Freelance interpreter – Kill those “Faux Pas”

Freelance interpreter feeling like Sisyphus

Understanding freelance interpreters: Sisyphus myth or an opportunity for bonding?

Getting people to understand interpreting is something I do often when quoting an event, with both novice and veteran contractors. Yet, for a long time, I admit I felt a bit frustrated. I felt that explaining and defending my practices as a freelance interpreter closely resembled the task of Sisyphus. The myth of Sisyphus, belonging to Greek mythology, results from the posthumous punishment of Sisyphus for treason to the gods. In the land of the dead, he was forced to push a rock to the top of the mountain, from where it would roll back to the starting point. In the past, I used to feel that explaining my best practice would never really end.

A New Approach in Explaining Best Practice in Interpreting

Over the past few years, I decided to change my approach to explaining good practice. I began to think that I would put forward the benefits of real interpreting; defend good practices and negotiate in a favourable way for both parties with a guarantee of good working conditions for the good of the event. This new approach made me see this as an opportunity to strengthen my ties with potential contractors. This is how I did it and the actions I took in each situation detailed below:

1. I do not need a professional, only a person who is fluent in French and English

The right approach: “The event has strategic value for the positioning of its company within its field of activity. Therefore, it is important to ensure the quality of the message to be passed to the audience that needs simultaneous interpretation. Freelance interpreters are essential to mediate communication between people who are not fluent in the same languages. Count on my professional interpreting services to meet the communication needs of the event. ”

Result: Approved budget and scheduled event.

2. I do not need a professional … speaking both languages ​​is enough. The meeting will be informal

The right approach: “The timing of a product presentation to potential customers is unique and deserves careful planning in every detail, from the assembly of the list of guests to the choice of the buffet. So a well-prepared event will be more effective with the work of professional interpreters to serve as bridges of communication between people who do not speak the same language. My company is able to offer the simultaneous interpreting services necessary to the success of your event. ”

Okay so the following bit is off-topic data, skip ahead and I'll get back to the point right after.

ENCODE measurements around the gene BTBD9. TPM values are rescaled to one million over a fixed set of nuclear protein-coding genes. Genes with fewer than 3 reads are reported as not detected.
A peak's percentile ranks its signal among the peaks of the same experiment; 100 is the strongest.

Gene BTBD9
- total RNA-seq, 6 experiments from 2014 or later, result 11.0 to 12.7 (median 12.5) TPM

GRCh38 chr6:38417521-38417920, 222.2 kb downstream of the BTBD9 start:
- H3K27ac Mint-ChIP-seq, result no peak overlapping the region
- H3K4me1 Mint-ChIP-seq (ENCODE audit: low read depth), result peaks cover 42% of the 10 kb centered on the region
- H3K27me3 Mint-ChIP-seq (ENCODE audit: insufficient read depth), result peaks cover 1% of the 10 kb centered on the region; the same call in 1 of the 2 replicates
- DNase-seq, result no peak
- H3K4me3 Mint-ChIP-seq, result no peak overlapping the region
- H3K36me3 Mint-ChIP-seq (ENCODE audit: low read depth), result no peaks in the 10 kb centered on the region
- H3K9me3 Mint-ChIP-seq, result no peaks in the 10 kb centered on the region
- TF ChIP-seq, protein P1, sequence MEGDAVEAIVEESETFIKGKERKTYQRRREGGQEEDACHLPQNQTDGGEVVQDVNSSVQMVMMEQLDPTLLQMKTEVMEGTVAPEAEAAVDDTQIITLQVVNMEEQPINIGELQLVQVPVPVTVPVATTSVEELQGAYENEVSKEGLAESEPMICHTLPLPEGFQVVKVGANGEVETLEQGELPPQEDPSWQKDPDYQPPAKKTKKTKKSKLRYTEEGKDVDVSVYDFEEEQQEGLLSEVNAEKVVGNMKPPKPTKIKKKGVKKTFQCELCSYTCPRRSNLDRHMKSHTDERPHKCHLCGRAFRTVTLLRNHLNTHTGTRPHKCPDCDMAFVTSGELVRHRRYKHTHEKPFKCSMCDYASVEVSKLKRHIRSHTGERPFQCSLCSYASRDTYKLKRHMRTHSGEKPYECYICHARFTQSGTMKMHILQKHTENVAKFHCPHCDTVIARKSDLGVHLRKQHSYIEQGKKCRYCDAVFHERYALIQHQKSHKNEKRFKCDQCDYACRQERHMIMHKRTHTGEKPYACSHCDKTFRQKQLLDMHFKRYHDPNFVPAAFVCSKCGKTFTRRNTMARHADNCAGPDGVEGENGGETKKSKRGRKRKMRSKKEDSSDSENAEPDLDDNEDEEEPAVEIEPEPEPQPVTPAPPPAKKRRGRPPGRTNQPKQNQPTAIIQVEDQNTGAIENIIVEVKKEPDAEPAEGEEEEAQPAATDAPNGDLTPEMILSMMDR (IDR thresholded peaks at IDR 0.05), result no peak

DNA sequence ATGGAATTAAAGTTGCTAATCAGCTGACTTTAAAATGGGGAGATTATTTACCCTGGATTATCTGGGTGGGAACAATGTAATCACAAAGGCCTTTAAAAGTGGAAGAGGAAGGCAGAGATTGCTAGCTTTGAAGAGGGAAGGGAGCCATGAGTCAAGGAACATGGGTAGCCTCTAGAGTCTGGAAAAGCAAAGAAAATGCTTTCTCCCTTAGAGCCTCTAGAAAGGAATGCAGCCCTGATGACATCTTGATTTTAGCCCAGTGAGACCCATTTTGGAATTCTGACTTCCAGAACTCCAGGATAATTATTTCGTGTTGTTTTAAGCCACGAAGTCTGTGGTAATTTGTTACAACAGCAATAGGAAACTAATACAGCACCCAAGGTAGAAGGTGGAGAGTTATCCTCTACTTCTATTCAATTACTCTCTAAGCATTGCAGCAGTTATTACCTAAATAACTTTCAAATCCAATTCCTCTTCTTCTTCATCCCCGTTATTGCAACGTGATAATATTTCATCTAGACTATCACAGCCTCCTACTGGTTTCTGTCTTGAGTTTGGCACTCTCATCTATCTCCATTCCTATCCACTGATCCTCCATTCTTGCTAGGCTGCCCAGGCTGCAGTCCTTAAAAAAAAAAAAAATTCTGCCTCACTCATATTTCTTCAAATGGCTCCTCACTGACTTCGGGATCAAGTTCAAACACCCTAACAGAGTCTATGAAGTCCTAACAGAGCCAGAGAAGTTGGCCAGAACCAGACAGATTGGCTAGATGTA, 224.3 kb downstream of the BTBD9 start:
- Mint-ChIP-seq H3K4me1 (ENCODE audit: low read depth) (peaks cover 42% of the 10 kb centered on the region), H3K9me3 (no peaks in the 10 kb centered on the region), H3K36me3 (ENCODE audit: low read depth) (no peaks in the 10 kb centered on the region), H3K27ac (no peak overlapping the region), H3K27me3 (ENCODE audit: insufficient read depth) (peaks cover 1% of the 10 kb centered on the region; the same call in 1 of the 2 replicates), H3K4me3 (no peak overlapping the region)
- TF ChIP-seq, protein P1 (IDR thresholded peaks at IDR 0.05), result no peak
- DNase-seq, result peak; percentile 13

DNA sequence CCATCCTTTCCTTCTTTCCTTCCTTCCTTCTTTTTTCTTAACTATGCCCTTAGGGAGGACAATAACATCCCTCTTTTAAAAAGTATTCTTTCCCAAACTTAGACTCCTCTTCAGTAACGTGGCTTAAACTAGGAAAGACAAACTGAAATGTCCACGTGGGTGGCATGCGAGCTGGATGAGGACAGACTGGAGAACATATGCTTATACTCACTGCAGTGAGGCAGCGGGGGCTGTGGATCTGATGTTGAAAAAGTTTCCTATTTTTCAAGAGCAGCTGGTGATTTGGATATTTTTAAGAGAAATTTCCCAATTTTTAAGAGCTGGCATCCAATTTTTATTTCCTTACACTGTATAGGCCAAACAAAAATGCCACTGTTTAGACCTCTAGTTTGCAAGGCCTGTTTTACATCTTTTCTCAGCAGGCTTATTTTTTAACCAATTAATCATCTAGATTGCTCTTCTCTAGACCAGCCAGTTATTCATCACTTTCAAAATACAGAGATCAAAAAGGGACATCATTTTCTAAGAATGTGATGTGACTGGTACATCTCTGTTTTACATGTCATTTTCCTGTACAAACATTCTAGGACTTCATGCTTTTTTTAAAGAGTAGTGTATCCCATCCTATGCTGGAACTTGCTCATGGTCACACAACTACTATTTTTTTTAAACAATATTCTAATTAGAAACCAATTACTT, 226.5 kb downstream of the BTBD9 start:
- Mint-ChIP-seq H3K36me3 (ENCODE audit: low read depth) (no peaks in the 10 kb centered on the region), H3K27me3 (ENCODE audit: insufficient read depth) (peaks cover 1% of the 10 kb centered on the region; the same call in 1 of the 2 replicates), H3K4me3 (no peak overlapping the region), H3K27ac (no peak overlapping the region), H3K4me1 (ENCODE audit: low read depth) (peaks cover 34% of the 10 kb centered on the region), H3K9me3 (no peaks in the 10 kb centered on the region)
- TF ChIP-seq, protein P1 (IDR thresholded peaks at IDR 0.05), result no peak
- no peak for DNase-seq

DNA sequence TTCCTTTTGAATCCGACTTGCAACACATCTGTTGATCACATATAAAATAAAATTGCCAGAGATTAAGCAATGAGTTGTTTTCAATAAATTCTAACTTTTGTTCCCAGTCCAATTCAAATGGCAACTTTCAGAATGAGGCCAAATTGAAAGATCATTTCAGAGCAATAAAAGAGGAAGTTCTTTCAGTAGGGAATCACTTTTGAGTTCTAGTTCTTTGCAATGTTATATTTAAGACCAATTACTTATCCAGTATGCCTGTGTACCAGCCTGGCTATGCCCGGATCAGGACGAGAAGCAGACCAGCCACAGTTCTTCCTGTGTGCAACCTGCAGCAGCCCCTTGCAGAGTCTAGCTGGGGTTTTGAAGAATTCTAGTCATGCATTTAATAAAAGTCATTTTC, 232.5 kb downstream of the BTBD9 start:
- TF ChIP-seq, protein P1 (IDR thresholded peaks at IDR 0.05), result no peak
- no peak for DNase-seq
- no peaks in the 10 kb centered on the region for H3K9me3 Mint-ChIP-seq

Result: Success.

3. The interpretation lasts only 4 hours, an interpreter alone will suffice

The right approach: “According to most European Legal Interpreters and Translators Associations, interpreters should work alone for a limit of 1 hour in a conference and 2 hours in external accompaniments. This recommendation is the result of studies that demonstrate the performance of the interpreters and loss of message quality after the periods mentioned above. That way, to ensure the quality of communication in the event, it is necessary that two interpreters relay each other. ”

Result: approved budget, scheduled event and customer loyalty that contracted services in 2018 and this year.

4. Is there no difference in the rate for hiring 2 or 6 hours of work?

“When booking an event, unfortunately, I am unable to book other events with other customers. It is simply impossible to ‘fit’ two or more customers over a day’s work. Therefore, the daily rate is unchanged if the actual working period is less than a 6-hour indivisible journey, sorry. ”

Result: approved budget, scheduled event and customer loyalty that contracted services in 2019.

In conclusion, when business practices are discussed, it is an opportunity to improve the quality of your communication with your customers. It is particularly helpful in strengthening your professional ties with them.

All of the above customer arguments were helpful in changing my approach. You can do it too. Being able to provide the customer with a better understanding of the work and practices of interpreters will no longer be a Sisyphus task but an opportunity to bond with your customers.

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